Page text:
New U-M program looks at policy influences on science, technology

June 6, 2006

ANN ARBOR—A new program at the University of Michigan will enable graduates to better affect science and technology policymaking” hot topics for public debate and political action.

U-M’s Gerald R. Ford School of Public Policy will offer a graduate certificate in science, technology, and public policy, including courses about how science and technology are influenced by politics and policymaking, through the new Science, Technology, and Public Policy Program.

The graduate certificate was approved by the Presidents Council, State Universities of Michigan” a forum for the presidents and chancellors of Michigan’s 15 public universities to discuss higher education finance and policy issues.

Starting in 2006-2007 academic year, the graduate certificate program will be available to all master’s and doctoral students. The program also will hold seminars and conferences featuring leading scholars and policymakers involved in science and technology policy issues.

“We believe this certificate program will be a perfect complement to existing educational initiatives at the University,” said Rebecca Blank, Ford School dean.” It should help to position the University of Michigan as a leader in science and technology policy matters at both the national and international level.”

James Duderstadt, professor of science and engineering and former U-M president, and Shobita Parthasarathy, an assistant professor of public policy, will direct the program.

The pervasiveness of science and technology worldwide has had two major implications for policymaking, Parthasarathy said. The results of scientific investigations and the availability of new innovations have become increasingly relevant throughout public policy, even in areas such as crime and immigration. For instance, as policymakers develop strategies to deal with homeland security, they must also determine how to develop and regulate biometric scanning systems that ensure both border security and an individual’s civil rights.

The second major implication involves policies shaping scientific and technological development, which affect a variety of areas including the environment, national economic competitiveness, and public health. Government funding for stem cell research, for example, has been controversial in the United States because many people see this field as violating their religious beliefs.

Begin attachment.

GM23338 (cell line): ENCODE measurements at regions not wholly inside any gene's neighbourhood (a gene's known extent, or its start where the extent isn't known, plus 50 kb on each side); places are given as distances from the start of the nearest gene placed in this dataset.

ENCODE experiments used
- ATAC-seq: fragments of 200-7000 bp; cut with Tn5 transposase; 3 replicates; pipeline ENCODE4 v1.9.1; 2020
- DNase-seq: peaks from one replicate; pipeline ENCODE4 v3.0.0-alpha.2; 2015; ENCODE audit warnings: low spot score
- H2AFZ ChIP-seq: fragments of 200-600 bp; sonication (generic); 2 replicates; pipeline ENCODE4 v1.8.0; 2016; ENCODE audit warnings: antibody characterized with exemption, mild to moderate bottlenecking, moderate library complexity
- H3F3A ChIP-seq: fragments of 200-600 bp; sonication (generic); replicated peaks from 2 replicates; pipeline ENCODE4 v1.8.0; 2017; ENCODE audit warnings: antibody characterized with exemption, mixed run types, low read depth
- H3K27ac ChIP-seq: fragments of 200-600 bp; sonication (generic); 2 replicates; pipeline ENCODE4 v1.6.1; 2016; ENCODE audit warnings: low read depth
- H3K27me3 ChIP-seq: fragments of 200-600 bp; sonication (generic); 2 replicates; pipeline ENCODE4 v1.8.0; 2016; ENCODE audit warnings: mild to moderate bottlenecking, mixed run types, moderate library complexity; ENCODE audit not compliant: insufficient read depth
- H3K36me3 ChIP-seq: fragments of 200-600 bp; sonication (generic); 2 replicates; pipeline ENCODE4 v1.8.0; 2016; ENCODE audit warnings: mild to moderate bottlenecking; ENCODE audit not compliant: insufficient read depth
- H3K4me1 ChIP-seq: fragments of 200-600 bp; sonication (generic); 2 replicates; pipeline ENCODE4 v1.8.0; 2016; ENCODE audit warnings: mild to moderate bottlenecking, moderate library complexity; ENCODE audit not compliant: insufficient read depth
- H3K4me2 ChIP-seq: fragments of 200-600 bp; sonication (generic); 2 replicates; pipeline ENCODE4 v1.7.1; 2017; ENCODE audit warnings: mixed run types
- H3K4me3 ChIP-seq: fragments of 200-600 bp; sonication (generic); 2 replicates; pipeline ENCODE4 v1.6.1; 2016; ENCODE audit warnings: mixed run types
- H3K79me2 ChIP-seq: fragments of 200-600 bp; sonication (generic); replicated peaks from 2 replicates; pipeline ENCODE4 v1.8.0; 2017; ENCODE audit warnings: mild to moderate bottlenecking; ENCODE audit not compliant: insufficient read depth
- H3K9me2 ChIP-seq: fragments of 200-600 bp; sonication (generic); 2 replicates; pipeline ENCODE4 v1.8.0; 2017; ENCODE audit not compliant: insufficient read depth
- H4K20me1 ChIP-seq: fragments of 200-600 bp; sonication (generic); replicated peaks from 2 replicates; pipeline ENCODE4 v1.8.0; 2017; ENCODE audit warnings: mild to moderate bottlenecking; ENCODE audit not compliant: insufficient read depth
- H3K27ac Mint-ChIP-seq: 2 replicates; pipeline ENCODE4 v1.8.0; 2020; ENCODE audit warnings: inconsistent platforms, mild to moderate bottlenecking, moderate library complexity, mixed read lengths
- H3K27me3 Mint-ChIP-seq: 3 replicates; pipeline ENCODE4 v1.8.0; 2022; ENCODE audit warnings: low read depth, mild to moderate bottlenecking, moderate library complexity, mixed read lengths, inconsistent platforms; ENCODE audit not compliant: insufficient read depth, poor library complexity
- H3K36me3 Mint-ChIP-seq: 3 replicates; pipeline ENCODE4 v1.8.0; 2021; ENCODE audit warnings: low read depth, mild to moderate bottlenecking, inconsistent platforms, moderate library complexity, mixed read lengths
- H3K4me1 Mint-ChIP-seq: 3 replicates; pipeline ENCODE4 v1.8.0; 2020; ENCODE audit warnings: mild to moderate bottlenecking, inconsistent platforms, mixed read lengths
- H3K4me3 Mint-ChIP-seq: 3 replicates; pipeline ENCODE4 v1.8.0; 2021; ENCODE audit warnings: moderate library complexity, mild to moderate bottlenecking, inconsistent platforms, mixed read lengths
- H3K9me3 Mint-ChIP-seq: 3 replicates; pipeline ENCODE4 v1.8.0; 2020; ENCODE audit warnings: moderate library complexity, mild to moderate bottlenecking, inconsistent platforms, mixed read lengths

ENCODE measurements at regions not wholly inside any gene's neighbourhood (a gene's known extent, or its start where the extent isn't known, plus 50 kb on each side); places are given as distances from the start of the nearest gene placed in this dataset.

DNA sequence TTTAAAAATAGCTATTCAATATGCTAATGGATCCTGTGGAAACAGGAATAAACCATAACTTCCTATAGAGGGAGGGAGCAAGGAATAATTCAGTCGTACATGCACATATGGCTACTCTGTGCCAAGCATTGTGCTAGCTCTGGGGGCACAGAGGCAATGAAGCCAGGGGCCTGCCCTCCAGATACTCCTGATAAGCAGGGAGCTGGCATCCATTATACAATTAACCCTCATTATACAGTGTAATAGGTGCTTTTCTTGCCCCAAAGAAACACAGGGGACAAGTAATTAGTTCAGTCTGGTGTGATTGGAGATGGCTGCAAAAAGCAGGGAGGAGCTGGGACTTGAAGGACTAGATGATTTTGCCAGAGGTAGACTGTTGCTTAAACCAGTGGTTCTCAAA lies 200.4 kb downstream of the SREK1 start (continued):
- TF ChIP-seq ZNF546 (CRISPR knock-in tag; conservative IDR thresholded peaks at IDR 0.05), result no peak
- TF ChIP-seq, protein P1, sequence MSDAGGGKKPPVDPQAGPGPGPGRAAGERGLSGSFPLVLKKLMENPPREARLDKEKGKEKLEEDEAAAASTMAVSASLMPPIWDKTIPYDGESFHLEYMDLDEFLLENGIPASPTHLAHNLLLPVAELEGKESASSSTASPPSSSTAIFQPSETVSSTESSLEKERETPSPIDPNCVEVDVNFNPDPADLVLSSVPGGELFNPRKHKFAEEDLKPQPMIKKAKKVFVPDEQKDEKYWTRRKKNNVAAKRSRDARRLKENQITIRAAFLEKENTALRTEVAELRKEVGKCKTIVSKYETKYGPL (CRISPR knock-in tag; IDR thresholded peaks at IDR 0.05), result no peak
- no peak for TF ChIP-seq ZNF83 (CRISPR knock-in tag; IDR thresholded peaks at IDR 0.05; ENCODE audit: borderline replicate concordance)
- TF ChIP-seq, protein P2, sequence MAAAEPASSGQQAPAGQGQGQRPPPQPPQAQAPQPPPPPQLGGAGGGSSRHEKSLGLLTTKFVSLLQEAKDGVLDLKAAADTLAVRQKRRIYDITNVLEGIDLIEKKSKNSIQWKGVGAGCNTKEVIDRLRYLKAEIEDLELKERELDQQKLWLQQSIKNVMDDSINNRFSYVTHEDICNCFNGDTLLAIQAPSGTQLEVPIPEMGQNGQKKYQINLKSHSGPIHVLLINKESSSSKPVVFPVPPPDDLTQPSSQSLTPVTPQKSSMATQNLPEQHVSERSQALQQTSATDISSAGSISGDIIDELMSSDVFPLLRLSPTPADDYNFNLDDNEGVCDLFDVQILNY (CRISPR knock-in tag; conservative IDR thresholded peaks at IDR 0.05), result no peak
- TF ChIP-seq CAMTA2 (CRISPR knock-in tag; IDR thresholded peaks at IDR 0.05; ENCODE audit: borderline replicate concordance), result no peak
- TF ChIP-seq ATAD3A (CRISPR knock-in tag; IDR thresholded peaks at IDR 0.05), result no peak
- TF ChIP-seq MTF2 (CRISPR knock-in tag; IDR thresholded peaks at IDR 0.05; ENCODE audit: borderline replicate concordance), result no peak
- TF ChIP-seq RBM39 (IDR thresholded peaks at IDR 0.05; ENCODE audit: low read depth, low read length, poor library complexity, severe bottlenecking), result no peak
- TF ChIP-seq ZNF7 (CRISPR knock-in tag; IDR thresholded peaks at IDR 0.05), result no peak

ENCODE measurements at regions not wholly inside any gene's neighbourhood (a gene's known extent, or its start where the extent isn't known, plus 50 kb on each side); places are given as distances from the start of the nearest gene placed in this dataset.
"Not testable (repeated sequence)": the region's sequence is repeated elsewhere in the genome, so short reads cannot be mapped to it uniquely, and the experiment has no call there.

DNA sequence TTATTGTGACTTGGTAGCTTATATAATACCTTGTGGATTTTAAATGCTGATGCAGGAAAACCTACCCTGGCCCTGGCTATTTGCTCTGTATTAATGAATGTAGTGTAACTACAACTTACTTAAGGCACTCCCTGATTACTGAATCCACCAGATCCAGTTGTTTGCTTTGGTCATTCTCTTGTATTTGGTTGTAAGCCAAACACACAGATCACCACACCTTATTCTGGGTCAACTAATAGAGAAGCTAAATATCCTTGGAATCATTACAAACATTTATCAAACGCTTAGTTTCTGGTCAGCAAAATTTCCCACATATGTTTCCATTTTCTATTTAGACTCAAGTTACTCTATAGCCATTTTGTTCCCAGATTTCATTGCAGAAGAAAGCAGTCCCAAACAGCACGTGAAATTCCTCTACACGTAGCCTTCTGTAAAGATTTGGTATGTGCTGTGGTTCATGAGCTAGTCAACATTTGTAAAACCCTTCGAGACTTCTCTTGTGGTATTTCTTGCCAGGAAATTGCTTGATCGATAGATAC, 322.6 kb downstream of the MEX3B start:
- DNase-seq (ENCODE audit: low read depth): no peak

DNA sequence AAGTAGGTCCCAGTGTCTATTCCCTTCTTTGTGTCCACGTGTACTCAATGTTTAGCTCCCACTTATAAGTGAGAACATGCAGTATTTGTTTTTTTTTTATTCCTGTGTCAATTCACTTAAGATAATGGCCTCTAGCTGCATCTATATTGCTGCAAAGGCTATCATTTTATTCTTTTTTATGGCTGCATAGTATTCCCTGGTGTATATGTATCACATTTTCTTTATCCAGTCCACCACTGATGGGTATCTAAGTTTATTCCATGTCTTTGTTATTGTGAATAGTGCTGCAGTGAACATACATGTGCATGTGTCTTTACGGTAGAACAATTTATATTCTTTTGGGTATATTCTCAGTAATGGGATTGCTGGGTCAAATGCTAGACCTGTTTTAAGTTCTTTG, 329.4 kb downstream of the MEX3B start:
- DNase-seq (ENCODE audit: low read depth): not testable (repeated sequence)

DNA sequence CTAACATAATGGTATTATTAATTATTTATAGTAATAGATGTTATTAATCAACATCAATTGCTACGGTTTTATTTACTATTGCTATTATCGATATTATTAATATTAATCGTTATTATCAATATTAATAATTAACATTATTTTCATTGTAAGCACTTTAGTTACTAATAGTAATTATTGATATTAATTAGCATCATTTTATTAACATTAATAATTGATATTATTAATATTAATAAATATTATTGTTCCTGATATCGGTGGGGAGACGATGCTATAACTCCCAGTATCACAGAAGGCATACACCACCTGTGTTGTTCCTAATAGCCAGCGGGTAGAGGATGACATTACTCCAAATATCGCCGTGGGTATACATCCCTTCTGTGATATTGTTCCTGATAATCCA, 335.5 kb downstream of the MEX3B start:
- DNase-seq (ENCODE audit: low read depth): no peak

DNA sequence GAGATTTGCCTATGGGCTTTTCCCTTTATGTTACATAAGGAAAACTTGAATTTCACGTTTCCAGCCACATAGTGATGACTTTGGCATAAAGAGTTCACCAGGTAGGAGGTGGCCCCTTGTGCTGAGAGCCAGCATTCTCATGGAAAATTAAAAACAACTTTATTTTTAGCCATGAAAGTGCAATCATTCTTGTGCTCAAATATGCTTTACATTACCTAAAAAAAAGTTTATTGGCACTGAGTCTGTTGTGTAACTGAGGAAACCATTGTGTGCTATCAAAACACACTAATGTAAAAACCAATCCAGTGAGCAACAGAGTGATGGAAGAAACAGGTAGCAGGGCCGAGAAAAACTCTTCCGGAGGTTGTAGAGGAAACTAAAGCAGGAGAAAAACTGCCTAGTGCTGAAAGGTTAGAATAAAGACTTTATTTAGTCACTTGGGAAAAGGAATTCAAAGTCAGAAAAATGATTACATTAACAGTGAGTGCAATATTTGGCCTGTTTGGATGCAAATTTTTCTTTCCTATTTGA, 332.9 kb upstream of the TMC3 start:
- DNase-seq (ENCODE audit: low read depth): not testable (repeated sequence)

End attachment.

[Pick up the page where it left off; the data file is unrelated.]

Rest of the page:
At present, there are only a handful of educational programs at the graduate level in the United States that focus on science and technology policy issues. Duderstadt said the new U-M program will offer a variety of courses to bridge the instructional gap between science, technology, and public policy.

The program will reside at the Ford School, which currently offers master’s and doctoral degrees. The Ford School is also planning to add an undergraduate program to its curriculum and will begin accepting applications in winter 2007. The first class of juniors will be welcomed in fall 2007.

The Ford School began in the early 1900s as the Institute of Public Administration” one of the first of its kind nationwide. The IPA was reorganized in 1968 as the Institute of Public Policy Studies, with an expanded curriculum to include economic analysis, political analysis and quantitative methods. In 1995, it was given school status within U-M and named the School of Public Policy. The school was officially named after former President Gerald R. Ford, a U-M alumnus, in 1999.

U.S. News & World Report ranked the Ford School among the top 10 schools nationwide in public administration/public policy. Currently, Ford School faculty and staff are housed in three U-M buildings, including the main office in Lorch Hall. In August 2006, the entire faculty and program staff will move into the five-story, 80,000 square-foot Weill Hall, currently under construction at the northeast corner of State and Hill streets.


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